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Can an EV spy on you? Don’t worry. Australia isn’t 

Can an EV spy on you? Don’t worry. Australia isn’t 

While all fingers are pointing to an Australian politician being guilty of spying against Australia and allegedly for the Chinese, should we also be pointing the finger at Chinese-made electric vehicles (EVs)? 

On February 29, U.S. President Biden released a statement entitled, addressing national security risks to the U.S. auto industry. Biden stated;  

“Most cars these days are “connected” – they are like smartphones on wheels. These cars are connected to our phones, to navigation systems, to critical infrastructure, and to the companies that made them. Connected vehicles from China could collect sensitive data about our citizens and our infrastructure and send this data back to the People’s Republic of China. These vehicles could be remotely accessed or disabled.” 

There’s some merit in his concerns; modern vehicles are effectively connected computers on wheels, collecting a vast array of information using sensors, apps and cameras and sending much of it back to its manufacturer.  

The increased connectivity of cars will pose a quandary for regulators around the world. 

In the statement, Biden announced “unprecedented actions to ensure that cars on U.S. roads from countries of concern like China do not undermine our national security. I have directed my Secretary of Commerce to conduct an investigation into connected vehicles with technology from countries of concern and to take action to respond to the risks.” 

There has been a surge of warnings from top U.S. officials, including Federal Bureau of Investigation Director Christopher Wray, regarding the potential threat to American lives posed by the infiltration of the nation’s critical infrastructure by Chinese hackers. 

The White House recently revealed plans to invest more than $20 billion in maritime security, raising concerns that China-built cranes with advanced software at many of that nation’s ports posed a potential national security risk. 

Regulators in Europe have also opened investigations into how the auto industry uses personal information from cars, such as location data. In some cases, those regulators have forced manufacturers to update software to limit data collection. 

Still, most vehicles sold in the U.S. use software and operating systems made by tech firms based in the U.S. or Europe—not China. While China does make some cameras, microcontrollers and sensors for vehicles sold in the United States, those parts are integrated into systems that are largely made by non-Chinese parts suppliers, such as Bosch and Harman, so you would think it would be difficult to collect the data. 

That makes the threat of this kind of software currently quite low.  

However, when Chinese companies partner with or buy these non-Chinese suppliers, the threat increases. The incentives are also greater for Chinese-sponsored hackers when some of the Chinese brands that have investments from China’s government start to move serious volumes of cars into the U.S. and other markets.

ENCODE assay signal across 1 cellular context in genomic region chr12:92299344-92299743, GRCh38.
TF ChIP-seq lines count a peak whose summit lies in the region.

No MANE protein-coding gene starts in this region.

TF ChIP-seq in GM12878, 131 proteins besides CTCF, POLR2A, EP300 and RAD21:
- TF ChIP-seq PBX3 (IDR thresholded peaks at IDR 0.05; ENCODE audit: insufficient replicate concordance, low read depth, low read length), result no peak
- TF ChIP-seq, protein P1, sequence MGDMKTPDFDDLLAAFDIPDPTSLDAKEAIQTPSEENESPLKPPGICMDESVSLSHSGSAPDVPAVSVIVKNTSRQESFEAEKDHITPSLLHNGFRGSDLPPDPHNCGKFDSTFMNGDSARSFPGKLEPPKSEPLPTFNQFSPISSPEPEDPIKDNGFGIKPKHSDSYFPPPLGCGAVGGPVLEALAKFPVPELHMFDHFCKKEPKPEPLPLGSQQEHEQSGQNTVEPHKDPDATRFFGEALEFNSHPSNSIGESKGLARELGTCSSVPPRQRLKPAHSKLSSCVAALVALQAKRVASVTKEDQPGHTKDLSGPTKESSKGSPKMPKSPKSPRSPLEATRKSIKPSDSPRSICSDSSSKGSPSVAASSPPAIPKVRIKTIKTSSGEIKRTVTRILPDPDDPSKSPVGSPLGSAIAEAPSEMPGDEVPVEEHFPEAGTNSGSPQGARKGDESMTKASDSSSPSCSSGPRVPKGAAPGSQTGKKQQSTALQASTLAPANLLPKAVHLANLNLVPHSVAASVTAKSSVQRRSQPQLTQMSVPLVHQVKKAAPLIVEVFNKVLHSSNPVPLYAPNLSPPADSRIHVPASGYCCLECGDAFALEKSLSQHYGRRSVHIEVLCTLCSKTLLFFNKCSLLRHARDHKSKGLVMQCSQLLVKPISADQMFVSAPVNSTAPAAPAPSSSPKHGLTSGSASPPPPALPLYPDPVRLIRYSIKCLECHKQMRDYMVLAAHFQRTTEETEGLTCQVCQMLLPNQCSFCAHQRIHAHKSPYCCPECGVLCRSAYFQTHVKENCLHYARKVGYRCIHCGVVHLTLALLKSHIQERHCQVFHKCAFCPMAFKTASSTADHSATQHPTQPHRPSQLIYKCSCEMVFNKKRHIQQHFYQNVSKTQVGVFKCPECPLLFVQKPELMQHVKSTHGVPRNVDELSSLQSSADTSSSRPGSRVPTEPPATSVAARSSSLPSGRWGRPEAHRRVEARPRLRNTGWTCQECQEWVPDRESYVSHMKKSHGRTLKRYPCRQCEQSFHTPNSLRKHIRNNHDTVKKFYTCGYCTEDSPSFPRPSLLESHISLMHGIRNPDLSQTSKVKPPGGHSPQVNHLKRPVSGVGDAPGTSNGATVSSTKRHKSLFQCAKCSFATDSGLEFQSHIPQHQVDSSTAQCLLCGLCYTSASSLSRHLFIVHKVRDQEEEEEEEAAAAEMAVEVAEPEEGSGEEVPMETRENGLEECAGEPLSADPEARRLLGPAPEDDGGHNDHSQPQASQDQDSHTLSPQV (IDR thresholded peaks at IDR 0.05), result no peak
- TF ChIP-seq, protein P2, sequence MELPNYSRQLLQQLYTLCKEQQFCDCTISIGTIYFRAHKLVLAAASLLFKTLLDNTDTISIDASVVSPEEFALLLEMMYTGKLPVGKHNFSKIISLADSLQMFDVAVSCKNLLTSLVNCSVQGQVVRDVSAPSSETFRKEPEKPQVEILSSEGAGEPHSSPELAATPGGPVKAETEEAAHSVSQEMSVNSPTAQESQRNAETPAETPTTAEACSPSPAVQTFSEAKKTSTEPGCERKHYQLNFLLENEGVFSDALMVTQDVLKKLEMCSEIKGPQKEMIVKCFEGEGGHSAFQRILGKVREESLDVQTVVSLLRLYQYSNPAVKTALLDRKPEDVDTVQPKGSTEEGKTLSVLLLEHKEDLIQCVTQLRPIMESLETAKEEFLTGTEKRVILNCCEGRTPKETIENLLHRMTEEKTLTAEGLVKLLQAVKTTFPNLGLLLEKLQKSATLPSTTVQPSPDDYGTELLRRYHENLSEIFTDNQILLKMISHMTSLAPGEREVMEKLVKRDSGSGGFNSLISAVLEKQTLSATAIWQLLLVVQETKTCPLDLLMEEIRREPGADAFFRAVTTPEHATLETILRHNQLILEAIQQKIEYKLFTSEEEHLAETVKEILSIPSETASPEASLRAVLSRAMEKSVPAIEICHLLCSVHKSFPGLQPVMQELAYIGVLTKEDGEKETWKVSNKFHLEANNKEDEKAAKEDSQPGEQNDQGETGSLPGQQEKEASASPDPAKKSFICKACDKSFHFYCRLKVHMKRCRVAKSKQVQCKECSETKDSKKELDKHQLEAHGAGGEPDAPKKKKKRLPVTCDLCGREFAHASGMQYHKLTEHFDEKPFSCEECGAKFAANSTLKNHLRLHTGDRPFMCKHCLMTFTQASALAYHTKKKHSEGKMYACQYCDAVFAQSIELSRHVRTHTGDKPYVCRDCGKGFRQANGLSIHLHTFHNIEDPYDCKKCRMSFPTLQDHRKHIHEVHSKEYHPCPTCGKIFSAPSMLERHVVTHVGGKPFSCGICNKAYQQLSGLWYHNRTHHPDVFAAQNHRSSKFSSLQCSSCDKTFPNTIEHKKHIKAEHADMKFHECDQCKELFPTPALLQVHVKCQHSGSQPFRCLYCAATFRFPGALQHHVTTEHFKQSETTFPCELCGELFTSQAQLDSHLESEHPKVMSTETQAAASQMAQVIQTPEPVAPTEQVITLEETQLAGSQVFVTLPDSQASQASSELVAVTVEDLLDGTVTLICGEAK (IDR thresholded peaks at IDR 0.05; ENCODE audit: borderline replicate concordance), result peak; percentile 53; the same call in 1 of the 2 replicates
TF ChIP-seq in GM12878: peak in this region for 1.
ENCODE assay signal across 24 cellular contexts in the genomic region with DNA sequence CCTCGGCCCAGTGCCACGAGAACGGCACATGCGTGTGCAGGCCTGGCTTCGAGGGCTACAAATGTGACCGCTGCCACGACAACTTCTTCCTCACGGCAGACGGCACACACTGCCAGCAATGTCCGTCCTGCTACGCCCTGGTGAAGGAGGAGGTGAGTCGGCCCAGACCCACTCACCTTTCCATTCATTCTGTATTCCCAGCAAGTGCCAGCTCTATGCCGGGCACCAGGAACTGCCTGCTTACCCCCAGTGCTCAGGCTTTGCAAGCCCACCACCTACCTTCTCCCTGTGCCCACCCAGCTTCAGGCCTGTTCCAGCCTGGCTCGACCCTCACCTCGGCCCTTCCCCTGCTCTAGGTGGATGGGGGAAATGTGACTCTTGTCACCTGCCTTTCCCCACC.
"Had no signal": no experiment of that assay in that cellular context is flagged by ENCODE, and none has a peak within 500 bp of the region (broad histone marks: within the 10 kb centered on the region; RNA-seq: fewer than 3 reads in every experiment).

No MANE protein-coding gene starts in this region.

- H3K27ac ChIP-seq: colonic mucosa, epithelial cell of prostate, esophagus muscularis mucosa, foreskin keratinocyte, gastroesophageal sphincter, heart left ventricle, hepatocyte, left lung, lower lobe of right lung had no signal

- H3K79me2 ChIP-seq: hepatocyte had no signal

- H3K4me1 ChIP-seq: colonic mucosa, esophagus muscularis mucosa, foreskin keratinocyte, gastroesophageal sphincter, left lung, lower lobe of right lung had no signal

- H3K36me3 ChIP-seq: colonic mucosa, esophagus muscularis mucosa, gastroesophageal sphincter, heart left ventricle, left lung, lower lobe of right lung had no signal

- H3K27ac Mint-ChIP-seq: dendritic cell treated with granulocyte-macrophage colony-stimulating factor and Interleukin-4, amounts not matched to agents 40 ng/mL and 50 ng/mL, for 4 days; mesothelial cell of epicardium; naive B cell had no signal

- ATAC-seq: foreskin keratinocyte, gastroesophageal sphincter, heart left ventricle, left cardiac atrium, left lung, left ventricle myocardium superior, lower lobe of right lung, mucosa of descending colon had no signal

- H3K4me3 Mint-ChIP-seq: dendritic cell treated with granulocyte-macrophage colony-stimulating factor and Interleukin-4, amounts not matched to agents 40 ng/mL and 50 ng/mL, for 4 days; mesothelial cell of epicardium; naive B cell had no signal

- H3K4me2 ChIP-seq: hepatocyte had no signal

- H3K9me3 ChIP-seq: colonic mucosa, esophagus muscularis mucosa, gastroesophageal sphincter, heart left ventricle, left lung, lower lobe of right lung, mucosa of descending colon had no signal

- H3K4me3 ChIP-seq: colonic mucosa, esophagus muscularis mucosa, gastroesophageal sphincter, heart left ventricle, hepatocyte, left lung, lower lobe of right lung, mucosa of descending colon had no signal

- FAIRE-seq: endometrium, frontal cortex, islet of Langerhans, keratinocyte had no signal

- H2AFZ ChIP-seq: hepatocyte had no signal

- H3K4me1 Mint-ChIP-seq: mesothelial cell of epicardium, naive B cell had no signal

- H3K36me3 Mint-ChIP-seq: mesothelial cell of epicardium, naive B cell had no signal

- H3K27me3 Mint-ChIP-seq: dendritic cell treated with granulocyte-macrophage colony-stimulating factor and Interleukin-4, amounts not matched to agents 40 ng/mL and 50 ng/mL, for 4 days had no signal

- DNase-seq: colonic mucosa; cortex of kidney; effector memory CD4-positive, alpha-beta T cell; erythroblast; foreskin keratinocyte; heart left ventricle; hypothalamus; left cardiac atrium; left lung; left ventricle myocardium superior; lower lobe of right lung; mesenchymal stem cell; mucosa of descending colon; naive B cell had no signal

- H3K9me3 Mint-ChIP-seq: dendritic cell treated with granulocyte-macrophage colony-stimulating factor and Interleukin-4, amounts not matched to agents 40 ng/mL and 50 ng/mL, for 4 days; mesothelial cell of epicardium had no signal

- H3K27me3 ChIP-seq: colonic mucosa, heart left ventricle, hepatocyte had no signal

Americans, therefore, don’t currently have much to fear about Chinese-manufactured EVs. So, one wonders whether Biden is simply protecting U.S. car manufacturers from competition in order to win votes in the next election.  

That’s an ongoing debate, but it’s one that should take place independent of a proper risk assessment. 

Here in Australia, we bought 1.217 million new vehicles in 2023. More than one million were conventional petrol and diesel-powered new vehicles. We also purchased a record 87,217 EVs, up 161 per cent in 2022 and representing 7.2 per cent of total industry sales. Meanwhile, new plug-in hybrid electric vehicle (PHEV) sales totalled 11,212 (+88.8 per cent in 2022), and series/parallel hybrid car sales were 98,439 units (+20.3 per cent). In total, the number of electrified vehicles sold to Australian homes and businesses reached 196,874 units in 2023. 

Knowing these numbers, you can safely say that down here in Australia, on our vacant block at the end of the globe’s cul-de-sac, our regulators and politicians are happily asleep at the wheel.  


Roger Montgomery is the Founder and Chairman of Montgomery Investment Management. Roger has over three decades of experience in funds management and related activities, including equities analysis, equity and derivatives strategy, trading and stockbroking. Prior to establishing Montgomery, Roger held positions at Ord Minnett Jardine Fleming, BT (Australia) Limited and Merrill Lynch.

This post was contributed by a representative of Montgomery Investment Management Pty Limited (AFSL No. 354564). The principal purpose of this post is to provide factual information and not provide financial product advice. Additionally, the information provided is not intended to provide any recommendation or opinion about any financial product. Any commentary and statements of opinion however may contain general advice only that is prepared without taking into account your personal objectives, financial circumstances or needs. Because of this, before acting on any of the information provided, you should always consider its appropriateness in light of your personal objectives, financial circumstances and needs and should consider seeking independent advice from a financial advisor if necessary before making any decisions. This post specifically excludes personal advice.

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